April is here. It's supposed to be spring. Well, it was supposed to be spring in March but not much has been in evidence. We've endured a tough COLD winter. Now the weather is supposed to warm. Crocus, tulips, daffodils and such are to be poking their heads out of the ground. For every one springlike day we have been getting four to five cold wintery ones. Spring seems to be teasing us. Giving and taking back the hope we have that the winter is over.
Part of this may be because we had such a warm winter last year. March had also been warm and the farmers in the area had been getting the fields ready to plant. This year the ground was frozen to 54 inches. It takes a bunch of warm days to thaw that out.
There is hope though. More and more signs of the change of season have been showing up. A few days ago the snow geese visited one evening us on their way to Canada. They landed in the corn field behind our house circling and calling as they came. Then they moved in an ever increasing circle feeding on the kernels of corn scattered across the field. They've never done so here before.
They left but came back the next morning repeating their visit. Once they took off we haven't seen them since. It was amazing to watch their seemingly random flights but how they were all coordinated into fluid motion.
My next signal spring is here is when the ice is off my garden pond and I start the pump for the waterfall. I love the sound of the water and when the frogs and toads start singing their mating song it's bliss. I built the pond when we built the house almost eight years ago. I went to the pet store and spent a whole five dollars on feeder goldfish. I wasn't going to waste good money on something I might kill in the next couple of days.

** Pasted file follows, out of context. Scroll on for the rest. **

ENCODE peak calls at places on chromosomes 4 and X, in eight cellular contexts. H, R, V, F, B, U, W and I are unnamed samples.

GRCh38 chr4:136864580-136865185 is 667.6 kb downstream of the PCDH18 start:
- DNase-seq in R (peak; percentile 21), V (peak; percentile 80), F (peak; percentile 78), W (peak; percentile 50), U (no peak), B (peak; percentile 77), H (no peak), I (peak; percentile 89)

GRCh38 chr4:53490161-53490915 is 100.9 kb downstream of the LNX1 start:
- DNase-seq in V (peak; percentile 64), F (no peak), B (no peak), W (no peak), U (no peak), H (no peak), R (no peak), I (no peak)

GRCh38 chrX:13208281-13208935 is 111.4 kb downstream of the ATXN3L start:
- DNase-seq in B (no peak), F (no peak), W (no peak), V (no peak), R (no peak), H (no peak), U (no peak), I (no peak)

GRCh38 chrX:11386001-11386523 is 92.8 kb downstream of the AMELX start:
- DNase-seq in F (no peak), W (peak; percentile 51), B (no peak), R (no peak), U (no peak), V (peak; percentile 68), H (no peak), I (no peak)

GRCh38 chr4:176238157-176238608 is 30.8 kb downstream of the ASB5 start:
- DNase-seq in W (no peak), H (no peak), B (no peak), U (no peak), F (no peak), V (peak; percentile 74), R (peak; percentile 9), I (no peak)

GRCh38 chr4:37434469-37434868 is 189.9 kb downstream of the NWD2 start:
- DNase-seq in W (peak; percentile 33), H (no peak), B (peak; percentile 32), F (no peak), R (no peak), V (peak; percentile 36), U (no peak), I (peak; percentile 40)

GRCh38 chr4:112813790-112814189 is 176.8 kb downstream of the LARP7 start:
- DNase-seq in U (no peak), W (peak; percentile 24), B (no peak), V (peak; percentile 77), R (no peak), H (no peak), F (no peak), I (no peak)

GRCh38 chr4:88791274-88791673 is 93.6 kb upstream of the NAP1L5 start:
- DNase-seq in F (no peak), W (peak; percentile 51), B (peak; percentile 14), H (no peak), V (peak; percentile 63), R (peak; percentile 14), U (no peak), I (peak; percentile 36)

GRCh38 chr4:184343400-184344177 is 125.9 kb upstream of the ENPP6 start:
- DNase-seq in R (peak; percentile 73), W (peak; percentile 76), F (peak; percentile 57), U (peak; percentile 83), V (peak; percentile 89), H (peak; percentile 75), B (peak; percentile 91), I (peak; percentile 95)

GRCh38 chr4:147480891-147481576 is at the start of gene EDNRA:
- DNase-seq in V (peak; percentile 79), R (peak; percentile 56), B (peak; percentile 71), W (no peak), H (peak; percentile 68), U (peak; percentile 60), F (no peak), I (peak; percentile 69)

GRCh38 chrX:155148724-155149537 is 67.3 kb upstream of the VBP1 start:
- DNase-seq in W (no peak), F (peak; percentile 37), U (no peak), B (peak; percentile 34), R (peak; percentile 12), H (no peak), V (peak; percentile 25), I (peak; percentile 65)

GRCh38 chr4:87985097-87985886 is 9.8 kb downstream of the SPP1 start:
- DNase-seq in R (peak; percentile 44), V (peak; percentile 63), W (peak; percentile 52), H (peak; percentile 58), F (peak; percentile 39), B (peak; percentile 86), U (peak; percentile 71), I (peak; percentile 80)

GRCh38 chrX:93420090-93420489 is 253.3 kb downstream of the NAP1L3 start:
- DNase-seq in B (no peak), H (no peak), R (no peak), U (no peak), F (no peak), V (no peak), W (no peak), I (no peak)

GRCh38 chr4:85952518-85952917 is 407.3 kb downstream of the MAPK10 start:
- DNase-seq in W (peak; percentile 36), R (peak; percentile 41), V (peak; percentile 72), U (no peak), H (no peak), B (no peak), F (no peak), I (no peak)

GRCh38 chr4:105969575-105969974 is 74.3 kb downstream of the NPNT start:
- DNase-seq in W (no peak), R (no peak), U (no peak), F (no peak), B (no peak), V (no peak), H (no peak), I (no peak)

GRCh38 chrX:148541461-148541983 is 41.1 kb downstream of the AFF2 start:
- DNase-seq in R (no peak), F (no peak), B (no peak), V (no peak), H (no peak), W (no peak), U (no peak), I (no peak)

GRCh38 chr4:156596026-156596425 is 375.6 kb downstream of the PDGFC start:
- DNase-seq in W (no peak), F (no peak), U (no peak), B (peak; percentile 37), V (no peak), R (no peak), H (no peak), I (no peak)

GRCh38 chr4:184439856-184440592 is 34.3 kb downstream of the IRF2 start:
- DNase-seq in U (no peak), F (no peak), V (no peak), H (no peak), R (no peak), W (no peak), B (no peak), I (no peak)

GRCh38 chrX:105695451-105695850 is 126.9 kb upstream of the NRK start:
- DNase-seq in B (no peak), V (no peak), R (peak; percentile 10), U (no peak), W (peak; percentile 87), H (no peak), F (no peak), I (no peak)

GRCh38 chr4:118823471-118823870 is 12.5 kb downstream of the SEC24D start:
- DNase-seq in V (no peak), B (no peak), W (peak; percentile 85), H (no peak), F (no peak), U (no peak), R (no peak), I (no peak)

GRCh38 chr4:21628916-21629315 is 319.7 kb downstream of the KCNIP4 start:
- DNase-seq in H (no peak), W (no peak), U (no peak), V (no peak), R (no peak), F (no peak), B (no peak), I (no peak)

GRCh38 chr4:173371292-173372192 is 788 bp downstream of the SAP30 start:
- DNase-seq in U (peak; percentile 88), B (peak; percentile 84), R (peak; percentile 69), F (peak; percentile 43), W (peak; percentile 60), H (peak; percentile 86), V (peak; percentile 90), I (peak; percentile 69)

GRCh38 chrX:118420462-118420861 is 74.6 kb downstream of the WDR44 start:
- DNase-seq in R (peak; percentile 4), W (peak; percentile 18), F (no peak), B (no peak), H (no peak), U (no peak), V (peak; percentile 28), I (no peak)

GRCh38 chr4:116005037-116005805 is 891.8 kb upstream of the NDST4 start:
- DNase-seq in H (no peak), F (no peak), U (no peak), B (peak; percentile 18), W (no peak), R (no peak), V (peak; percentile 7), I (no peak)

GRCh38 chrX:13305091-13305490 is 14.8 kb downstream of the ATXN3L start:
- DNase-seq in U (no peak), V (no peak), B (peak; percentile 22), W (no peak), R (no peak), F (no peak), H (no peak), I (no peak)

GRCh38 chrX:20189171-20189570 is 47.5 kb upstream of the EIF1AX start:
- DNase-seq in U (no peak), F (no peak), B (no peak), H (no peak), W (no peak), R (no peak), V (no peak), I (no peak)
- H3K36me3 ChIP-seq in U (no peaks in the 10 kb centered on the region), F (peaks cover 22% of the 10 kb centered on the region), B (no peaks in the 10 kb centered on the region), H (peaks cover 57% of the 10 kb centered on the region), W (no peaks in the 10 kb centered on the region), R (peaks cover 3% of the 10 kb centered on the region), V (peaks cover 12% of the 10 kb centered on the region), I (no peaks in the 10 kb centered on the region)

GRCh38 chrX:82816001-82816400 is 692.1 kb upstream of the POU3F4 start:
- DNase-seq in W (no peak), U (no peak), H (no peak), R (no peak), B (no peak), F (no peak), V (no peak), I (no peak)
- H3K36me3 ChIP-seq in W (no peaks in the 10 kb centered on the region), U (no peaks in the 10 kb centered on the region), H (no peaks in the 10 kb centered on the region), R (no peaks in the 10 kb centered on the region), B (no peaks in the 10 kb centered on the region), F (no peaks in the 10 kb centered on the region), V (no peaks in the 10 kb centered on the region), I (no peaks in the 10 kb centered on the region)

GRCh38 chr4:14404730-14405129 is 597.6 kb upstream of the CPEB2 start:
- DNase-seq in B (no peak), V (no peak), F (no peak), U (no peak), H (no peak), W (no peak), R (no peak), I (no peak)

Over the years some have died but more have propagated. Let me tell you giving goldfish away is hard to do. This winter was hard on them. Most of the large ones, 5-7 inches, died and had to be scooped out along with the dead frogs to dumb to bury themselves in the bog mud. They now fertilize the edge of the cornfield. After a couple of false starts the pump is now pumping, the water is falling and my screen door is open so I can hear the sweet sound. It's only eleven AM and it's 68º.
It's supposed to rain tonight, tomorrow and the next day. We need the moisture for the crops. It's another sign of spring. At least they aren't predicting snow.
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Sophie Dawson has made up stories in her head all her life. It wasn’t until 2011 that she began writing typing them out.
Her first books were all historical fiction romance. They’ve won multiple awards and garnered rave reviews. Now, Sophie is branching out into contemporary romance though she plans to continue writing historical and hopes to add more books in her popular Cottonwood and Stones Creek series.
Sophie lives with her husband and cat on a farm in western Illinois. She’s an avid seamstress and was a professional quilter for a number of years before the writing bug bit. She’s just thankful it’s not fatal.